jMaki: AJAX Framework
By arungupta on Dec 13, 2006
jMaki framework, as explained earlier, decouples the presentation logic and underlying data using Widget Model, Client Services, Layouts and Client Runtime on the presentation layer (a.k.a. Client Side Components) and Server Side Runtime and XmlHttpProxy on the data layer (a.k.a. Server Side Components). The original intent of the project, wrapper for existing AJAX frameworks, is now served by the Widget Model.
After reading all the details, it's time to try some code. Before you begin, I recommend watching this screen cast that introduces you to jMaki and walks you through the steps of developing a web application using jMaki plug-in in NetBeans. Using the screen cast, here are the steps that I followed:
- Download NetBeans 5.5.
- Download the NetBeans Ajax Update Center Module. I preferred the update center module over the jMaki plug-in NBM file (NetBeans module) as that allows me to download any related goodies (such as Phobos plugin) as well.
- Install the downloaded plug-in following the instructions. The updated AJAX Update Center module screen shot is available here.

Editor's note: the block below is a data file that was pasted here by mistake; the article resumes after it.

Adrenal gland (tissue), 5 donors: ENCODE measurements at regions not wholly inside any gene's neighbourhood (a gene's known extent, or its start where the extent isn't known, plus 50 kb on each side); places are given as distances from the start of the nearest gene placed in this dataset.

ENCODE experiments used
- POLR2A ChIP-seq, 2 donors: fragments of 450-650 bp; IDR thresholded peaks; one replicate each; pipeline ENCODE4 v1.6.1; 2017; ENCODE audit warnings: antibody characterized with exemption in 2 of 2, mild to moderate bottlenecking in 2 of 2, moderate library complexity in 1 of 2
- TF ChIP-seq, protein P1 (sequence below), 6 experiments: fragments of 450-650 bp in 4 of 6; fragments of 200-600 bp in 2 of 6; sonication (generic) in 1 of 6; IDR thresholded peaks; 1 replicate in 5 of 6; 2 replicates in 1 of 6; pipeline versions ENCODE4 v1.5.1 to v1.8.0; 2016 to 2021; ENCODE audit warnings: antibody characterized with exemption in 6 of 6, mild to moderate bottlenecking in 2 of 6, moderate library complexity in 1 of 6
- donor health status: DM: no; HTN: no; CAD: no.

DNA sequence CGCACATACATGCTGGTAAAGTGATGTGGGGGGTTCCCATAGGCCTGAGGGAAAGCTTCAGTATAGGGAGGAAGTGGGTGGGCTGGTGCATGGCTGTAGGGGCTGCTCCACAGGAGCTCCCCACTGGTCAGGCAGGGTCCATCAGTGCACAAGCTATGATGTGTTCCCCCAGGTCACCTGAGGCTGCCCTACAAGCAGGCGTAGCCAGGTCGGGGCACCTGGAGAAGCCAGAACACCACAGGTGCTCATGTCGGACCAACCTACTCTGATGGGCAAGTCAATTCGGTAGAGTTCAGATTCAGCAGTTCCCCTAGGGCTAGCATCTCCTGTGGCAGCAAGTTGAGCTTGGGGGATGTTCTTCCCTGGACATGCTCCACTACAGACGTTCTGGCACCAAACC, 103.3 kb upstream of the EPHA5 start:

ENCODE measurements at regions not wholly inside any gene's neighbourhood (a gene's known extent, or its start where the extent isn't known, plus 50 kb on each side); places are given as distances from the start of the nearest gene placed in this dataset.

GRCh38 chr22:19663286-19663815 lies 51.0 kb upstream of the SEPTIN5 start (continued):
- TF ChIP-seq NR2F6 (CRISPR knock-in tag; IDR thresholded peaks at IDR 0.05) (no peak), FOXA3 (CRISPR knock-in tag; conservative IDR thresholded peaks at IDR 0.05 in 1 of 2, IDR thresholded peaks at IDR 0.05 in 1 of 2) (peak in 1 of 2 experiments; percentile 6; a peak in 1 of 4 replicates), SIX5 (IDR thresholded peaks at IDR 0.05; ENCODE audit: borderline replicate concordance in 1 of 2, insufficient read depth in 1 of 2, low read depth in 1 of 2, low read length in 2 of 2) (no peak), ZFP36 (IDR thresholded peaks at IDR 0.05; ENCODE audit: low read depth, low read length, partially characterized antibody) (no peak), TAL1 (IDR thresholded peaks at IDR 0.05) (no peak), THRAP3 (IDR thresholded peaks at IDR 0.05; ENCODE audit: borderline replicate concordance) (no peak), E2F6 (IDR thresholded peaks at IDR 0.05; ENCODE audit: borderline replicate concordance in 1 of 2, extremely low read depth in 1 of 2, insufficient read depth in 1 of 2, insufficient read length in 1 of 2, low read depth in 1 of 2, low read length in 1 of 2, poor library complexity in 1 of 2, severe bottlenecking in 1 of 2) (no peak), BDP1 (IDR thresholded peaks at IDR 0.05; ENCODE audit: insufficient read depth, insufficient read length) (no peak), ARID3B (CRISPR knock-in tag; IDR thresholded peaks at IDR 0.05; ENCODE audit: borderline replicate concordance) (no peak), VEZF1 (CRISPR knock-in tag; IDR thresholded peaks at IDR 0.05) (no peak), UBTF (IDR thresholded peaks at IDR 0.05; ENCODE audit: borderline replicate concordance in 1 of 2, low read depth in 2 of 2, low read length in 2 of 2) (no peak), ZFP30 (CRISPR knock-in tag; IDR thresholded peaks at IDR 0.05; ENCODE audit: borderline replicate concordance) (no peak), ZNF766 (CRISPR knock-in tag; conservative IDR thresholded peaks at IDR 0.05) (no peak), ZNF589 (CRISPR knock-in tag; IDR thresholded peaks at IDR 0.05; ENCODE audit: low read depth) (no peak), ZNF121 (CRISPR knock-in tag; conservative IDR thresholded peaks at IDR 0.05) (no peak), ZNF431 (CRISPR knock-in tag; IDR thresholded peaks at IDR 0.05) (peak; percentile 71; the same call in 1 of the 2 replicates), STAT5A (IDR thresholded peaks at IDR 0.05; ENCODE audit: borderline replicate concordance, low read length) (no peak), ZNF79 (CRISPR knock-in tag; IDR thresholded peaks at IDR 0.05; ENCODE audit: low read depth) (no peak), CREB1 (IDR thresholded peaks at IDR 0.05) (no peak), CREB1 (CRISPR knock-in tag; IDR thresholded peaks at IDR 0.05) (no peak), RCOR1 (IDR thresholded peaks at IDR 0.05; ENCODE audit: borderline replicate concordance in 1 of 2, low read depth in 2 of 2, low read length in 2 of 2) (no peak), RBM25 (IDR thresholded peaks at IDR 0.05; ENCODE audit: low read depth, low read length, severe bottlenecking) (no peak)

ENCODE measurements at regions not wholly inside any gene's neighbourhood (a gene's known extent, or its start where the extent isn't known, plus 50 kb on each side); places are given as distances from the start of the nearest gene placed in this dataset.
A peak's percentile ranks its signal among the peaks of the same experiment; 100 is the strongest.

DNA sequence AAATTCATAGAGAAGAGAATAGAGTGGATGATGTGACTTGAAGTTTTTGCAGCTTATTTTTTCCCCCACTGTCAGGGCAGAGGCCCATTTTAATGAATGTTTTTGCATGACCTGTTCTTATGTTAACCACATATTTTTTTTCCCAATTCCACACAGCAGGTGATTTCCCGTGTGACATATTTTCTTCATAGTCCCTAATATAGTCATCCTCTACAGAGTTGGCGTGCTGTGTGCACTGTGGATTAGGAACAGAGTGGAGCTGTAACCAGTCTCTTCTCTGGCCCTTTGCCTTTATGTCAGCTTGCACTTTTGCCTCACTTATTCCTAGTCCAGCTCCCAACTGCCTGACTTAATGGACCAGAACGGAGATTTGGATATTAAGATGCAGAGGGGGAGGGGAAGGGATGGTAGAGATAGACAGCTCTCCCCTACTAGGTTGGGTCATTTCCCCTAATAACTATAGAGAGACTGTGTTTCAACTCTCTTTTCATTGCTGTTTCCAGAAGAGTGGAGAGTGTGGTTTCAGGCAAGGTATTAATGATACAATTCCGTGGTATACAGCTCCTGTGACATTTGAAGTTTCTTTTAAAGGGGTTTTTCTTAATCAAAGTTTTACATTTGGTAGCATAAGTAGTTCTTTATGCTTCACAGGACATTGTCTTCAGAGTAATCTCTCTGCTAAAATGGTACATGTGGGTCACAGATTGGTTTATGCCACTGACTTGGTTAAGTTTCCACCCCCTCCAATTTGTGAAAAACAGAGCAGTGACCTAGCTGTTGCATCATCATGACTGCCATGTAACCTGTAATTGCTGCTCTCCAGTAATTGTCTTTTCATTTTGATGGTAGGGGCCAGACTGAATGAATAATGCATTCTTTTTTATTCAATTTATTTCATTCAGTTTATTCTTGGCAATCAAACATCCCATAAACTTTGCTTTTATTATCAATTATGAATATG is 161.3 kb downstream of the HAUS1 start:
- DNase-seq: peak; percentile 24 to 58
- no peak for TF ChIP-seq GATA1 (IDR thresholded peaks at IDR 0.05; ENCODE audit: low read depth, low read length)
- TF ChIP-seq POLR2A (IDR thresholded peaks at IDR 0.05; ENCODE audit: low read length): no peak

- Create the web application following the steps in screen cast.
- NetBeans 5.5 comes pre-bundled with Apache Tomcat 5.5.17. Go to the "Runtime" tab of NetBeans IDE (default short cut is Ctrl + 5), select the "Bundled Tomcat (5.5.17)", right click and select "Start" to start the Tomcat.
- Just for fun, I added the SuDoKu widget.
- Once the application is deployed (in step 4) then it can be viewed at
8084is the default port,
WebApplication1is context root of your application).
Sang Shin (of JavaPassion.com fame) has created a great hands on lab that walks you through the basics of using jMaki widgets. In a later blog, I plan to talk about how to create a jMaki widget from scratch and wrap a widget from one of the existing toolkits.Technorati: AJAX Sun Web 2.0 jMaki